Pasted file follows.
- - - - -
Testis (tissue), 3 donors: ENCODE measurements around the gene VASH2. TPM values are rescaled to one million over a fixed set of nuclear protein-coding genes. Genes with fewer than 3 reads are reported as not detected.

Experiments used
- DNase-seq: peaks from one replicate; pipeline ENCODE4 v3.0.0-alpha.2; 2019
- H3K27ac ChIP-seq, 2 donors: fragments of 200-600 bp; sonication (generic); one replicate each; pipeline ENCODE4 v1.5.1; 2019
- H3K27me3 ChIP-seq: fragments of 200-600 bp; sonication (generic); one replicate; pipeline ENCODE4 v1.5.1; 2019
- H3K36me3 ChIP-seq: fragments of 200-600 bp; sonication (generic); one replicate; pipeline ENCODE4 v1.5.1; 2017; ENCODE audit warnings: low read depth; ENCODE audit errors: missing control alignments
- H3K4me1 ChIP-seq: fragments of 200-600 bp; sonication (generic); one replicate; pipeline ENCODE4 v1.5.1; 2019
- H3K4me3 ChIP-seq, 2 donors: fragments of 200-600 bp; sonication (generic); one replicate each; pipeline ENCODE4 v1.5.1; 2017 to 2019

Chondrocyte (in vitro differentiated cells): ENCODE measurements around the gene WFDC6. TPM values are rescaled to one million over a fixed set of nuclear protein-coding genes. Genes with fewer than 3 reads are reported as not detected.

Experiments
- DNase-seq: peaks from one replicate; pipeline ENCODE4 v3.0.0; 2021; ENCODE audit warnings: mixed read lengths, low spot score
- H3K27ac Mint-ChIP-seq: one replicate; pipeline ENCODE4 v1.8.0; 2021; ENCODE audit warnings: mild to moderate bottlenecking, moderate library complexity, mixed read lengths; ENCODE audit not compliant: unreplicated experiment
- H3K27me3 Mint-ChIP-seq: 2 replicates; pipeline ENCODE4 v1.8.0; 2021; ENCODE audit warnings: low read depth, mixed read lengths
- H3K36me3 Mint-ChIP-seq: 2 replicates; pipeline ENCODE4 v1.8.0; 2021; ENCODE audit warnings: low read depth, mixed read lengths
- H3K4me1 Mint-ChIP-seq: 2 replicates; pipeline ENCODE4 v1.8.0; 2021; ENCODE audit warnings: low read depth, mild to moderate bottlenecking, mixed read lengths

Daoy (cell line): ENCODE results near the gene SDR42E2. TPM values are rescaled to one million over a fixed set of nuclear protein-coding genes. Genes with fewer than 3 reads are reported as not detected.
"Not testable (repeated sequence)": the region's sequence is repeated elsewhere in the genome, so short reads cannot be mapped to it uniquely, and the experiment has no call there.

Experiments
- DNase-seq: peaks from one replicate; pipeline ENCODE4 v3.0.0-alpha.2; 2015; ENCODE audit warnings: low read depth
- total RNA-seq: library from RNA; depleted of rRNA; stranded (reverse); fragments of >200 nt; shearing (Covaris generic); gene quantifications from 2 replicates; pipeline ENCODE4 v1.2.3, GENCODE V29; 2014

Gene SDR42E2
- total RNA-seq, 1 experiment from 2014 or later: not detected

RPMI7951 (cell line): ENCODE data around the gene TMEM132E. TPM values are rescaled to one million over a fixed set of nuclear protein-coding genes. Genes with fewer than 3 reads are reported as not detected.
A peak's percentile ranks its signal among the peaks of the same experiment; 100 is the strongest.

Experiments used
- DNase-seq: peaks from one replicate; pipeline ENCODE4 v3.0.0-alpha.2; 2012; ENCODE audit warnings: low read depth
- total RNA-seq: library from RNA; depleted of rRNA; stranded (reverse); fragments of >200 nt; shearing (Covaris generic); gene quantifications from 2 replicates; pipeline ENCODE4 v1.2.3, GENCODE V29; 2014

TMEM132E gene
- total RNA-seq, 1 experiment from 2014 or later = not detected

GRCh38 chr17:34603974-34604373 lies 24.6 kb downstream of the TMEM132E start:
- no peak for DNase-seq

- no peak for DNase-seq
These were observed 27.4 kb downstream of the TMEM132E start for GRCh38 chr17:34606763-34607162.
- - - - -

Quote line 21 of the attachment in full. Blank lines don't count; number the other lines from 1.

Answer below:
Gene SDR42E2